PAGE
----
KMC members will have a better chance of surviving a cardiac arrest after the last of 16 automatic external defibrillators was installed Feb. 9.
The AEDs are part of U.S. Air Forces in Europe’s new public access defibrillation program, which trains site coordinators and targeted responders to recognize a cardiac emergency and use the device to shock the heart into a regular rhythm.
The Cardiac Arrest Survival Act of 2000 directed that AEDs be installed in federal and military installation buildings.
In the KMC, the AEDs are located where large groups of people congregate, including commissaries, fitness centers and base exchanges, the Ramstein Golf Course, the Ramstein Officers’ Club, the Ramstein Enlisted Club, the Sembach Consolidated Club and the passenger terminal.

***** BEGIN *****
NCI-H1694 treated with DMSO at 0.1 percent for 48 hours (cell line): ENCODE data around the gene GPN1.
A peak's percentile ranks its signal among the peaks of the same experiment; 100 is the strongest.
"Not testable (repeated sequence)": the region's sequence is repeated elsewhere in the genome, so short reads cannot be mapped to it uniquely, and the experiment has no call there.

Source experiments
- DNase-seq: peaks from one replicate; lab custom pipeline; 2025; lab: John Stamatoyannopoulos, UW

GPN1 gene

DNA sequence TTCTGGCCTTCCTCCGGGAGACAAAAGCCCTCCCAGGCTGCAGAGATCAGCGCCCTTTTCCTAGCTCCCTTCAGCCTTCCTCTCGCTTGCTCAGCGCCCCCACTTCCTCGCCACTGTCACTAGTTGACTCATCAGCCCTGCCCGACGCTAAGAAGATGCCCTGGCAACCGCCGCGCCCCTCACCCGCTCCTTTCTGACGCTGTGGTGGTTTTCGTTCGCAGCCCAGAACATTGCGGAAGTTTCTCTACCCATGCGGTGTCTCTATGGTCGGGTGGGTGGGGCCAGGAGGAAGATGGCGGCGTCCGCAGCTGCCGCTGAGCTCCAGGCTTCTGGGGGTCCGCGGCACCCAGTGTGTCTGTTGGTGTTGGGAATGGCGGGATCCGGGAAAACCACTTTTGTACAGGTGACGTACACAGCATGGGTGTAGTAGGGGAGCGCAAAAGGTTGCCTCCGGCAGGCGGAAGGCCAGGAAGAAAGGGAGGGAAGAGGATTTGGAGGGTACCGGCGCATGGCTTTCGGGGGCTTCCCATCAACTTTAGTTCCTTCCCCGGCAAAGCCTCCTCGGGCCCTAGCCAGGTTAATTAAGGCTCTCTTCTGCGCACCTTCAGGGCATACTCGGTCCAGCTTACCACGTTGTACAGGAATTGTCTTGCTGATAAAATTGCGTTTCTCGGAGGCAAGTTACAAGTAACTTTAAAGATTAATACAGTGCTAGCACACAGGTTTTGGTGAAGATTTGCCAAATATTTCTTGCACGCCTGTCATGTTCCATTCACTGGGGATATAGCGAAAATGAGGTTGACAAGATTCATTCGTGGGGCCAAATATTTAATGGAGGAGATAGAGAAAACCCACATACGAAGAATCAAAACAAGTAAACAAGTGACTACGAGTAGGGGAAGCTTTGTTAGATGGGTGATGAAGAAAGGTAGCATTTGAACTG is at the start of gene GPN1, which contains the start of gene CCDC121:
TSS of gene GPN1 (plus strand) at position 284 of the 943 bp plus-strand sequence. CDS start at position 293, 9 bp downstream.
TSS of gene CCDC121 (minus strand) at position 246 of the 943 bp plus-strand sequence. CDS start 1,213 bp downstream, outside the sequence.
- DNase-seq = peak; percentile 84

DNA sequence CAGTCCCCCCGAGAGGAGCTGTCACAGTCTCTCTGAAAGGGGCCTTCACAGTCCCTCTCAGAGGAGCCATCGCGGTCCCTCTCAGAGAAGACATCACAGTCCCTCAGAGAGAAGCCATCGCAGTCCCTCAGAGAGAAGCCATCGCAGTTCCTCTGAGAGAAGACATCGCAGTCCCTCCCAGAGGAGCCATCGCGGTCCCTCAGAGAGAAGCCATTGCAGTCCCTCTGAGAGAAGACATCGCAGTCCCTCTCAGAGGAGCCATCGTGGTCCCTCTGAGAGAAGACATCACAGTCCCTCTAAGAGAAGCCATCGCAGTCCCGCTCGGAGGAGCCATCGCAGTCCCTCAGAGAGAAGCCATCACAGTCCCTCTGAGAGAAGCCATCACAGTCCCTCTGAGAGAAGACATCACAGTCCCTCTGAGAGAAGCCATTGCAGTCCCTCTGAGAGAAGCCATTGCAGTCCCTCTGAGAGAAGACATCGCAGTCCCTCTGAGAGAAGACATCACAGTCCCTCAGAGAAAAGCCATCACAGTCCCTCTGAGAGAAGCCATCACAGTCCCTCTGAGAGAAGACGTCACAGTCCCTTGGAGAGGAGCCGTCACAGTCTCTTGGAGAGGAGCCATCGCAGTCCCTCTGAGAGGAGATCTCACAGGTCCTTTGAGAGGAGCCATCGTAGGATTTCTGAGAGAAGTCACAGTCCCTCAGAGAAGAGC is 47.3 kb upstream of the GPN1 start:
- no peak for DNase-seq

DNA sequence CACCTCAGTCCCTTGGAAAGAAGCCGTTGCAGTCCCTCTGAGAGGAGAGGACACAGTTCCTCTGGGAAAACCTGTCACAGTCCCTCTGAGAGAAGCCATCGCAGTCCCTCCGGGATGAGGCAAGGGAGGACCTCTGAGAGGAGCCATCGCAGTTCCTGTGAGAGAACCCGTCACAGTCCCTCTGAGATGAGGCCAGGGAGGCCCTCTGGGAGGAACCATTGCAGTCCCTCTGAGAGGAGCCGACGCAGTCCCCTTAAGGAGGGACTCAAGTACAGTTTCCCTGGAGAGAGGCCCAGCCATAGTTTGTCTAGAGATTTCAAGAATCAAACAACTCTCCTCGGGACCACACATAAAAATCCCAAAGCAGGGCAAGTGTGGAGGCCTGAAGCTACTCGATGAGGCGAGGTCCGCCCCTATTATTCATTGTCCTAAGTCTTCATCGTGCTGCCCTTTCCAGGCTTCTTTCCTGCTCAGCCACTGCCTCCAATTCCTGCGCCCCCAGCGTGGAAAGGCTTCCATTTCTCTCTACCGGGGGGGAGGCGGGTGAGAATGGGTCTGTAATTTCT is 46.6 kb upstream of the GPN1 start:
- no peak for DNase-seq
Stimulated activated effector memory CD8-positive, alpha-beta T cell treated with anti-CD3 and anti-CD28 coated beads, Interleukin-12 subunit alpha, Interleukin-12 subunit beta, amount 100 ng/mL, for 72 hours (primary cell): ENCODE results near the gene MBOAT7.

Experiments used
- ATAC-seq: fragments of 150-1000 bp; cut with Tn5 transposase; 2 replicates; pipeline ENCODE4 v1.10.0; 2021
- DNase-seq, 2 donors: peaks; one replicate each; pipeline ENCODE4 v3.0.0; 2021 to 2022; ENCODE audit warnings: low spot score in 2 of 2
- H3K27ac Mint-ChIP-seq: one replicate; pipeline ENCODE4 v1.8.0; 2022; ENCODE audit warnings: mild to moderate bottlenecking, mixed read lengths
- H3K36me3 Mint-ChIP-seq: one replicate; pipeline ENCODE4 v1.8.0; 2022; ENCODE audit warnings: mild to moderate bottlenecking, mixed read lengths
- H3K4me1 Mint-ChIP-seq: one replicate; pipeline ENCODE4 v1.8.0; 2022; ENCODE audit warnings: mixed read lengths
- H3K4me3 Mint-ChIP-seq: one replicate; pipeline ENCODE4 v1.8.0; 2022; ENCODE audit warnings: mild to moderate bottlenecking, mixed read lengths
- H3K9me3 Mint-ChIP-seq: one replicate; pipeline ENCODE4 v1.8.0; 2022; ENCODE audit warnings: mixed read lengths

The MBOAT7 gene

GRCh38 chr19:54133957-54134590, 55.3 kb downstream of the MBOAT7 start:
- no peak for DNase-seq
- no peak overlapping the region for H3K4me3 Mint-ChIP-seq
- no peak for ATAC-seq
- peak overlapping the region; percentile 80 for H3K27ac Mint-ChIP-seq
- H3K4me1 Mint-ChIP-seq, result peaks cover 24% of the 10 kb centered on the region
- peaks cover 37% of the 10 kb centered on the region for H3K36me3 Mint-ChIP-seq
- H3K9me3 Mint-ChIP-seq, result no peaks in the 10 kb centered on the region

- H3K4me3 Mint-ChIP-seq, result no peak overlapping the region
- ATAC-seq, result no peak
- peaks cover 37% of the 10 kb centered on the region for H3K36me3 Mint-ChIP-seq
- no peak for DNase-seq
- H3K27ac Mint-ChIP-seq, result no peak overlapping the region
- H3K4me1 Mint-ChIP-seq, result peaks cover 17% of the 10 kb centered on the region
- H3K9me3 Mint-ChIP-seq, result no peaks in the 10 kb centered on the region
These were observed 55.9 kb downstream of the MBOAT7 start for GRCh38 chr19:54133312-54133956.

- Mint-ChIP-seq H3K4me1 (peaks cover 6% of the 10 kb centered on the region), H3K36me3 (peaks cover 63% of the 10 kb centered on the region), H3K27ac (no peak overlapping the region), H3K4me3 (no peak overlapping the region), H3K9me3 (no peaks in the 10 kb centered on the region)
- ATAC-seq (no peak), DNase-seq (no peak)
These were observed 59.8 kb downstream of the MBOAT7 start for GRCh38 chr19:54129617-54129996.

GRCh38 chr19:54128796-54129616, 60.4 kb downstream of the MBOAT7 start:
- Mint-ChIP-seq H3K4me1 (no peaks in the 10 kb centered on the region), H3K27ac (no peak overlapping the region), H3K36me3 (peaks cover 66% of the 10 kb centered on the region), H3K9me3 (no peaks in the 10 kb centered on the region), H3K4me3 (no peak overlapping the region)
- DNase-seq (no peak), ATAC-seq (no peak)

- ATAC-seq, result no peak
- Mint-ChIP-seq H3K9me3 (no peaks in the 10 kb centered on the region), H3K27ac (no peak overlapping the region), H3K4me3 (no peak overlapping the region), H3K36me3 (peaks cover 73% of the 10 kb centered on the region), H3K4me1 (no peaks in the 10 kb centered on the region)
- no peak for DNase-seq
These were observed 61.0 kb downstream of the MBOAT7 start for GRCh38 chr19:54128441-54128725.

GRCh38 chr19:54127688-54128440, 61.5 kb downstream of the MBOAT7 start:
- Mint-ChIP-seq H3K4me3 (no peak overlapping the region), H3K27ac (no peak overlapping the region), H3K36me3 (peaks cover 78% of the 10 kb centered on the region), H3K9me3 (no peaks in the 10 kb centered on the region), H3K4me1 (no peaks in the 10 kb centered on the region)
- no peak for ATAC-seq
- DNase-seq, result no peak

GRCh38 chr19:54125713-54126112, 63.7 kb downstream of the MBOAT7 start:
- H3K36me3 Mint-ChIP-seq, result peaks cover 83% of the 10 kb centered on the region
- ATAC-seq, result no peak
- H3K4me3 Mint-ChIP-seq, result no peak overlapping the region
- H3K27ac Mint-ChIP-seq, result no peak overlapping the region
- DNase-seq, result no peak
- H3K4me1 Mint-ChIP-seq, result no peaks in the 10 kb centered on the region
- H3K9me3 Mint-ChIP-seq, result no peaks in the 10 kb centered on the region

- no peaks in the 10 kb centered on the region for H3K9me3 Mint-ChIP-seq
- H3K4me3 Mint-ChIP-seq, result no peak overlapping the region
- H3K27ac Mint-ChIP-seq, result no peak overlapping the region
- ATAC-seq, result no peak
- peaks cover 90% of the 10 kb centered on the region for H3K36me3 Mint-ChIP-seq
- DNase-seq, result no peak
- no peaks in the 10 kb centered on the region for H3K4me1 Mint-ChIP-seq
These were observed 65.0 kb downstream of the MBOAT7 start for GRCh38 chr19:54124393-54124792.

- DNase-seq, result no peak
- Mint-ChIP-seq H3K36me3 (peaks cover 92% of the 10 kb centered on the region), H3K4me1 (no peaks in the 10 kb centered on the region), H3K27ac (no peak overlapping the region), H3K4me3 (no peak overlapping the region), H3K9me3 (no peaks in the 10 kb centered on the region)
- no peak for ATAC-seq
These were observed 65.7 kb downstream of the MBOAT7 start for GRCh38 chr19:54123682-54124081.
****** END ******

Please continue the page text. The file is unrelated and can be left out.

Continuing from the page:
Each location has a designated site coordinator who is responsible for the AED and targeted responders, both who have been trained in its use.
Last year, the 435th Medical Group trained more than 2,500 rescuers in CPR, including how to operate and use an AED, said Staff Sgt. Peggy Shaskan, 435th MDG Basic Life Support Program director.
“AEDs are very safe and easy to use; making it possible for non-medical personnel to easily provide rapid defibrillation – a device that once was only used by trained healthcare professionals,” said Sergeant Shaskan.
Defibrillation is the only known treatment to restore the normal rhythm during a cardiac arrest. For every minute defibrillation is delayed, the victim’s chances of survival decrease 7 to 10 percent, according to the American Heart Association.
The AHA estimates that 220,000 people suffer cardiac arrest and only about 5 percent of them survive. It predicts that up to 100,000 deaths a year could be prevented if access to AEDs is broadened. USAFE predicts two cardiac events in the commands active-duty population per year, said Sergeant Shaskan.